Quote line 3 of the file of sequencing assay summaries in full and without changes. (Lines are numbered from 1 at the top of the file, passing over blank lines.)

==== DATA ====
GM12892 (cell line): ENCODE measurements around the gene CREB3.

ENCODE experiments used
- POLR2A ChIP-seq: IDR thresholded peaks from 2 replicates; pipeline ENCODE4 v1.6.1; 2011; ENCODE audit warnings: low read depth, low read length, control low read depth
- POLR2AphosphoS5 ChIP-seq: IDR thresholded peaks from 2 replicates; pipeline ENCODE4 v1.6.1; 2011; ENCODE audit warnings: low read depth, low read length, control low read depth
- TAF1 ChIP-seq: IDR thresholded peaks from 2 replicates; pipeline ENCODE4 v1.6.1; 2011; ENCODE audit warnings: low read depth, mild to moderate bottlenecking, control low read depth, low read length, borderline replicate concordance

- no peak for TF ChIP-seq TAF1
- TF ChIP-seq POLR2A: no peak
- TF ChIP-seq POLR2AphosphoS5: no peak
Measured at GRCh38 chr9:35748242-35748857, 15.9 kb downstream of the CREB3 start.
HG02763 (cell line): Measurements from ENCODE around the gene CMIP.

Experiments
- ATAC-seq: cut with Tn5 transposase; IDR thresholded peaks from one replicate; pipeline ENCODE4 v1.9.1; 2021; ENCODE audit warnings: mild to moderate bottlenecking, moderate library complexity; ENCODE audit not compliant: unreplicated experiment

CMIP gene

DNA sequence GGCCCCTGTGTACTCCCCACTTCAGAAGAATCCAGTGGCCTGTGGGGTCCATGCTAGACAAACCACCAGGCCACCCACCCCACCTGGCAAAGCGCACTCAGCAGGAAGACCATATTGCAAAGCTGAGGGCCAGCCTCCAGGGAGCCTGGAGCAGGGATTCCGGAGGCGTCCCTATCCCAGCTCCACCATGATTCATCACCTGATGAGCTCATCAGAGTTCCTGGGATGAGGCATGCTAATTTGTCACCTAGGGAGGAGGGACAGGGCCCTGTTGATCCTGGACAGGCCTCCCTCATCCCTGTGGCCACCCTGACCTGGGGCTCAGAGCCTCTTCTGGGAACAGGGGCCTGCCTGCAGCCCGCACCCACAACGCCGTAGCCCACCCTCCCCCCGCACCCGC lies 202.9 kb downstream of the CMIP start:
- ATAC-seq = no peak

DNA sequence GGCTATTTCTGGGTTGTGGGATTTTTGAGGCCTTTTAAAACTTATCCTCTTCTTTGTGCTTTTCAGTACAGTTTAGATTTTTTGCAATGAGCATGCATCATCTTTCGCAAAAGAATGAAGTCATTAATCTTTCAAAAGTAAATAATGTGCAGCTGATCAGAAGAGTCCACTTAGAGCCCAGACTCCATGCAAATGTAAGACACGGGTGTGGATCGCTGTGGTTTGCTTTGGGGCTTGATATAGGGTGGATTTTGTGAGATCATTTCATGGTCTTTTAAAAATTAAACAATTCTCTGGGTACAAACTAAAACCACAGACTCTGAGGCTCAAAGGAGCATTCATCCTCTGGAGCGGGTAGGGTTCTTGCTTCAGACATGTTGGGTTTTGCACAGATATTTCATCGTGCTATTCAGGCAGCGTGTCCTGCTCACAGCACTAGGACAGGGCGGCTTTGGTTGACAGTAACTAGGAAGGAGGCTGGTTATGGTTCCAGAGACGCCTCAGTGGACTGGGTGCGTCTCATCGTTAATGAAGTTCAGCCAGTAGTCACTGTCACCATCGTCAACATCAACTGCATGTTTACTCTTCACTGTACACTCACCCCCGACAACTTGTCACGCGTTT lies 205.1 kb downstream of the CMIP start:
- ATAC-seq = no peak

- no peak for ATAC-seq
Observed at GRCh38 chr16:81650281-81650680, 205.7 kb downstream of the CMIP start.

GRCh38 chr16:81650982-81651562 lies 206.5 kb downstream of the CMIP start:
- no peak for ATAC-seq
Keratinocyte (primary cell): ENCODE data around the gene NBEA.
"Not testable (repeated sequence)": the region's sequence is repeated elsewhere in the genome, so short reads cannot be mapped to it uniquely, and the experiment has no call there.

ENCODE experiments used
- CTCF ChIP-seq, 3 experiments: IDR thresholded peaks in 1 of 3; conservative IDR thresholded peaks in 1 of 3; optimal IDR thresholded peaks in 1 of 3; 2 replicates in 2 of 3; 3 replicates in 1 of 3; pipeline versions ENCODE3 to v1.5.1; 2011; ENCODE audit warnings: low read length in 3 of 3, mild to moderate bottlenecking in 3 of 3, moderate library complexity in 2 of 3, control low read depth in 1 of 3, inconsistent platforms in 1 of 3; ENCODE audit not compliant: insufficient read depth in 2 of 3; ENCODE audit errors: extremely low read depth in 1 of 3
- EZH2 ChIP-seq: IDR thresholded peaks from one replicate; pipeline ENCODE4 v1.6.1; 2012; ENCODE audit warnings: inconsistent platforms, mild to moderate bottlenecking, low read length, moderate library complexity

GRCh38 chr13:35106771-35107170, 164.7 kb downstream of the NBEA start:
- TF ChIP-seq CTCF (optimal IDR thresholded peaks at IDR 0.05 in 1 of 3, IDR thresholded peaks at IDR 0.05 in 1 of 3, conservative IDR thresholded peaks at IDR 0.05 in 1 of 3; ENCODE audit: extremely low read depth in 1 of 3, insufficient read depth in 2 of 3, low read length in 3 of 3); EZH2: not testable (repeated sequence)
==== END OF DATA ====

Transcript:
- POLR2A ChIP-seq: IDR thresholded peaks from 2 replicates; pipeline ENCODE4 v1.6.1; 2011; ENCODE audit warnings: low read depth, low read length, control low read depth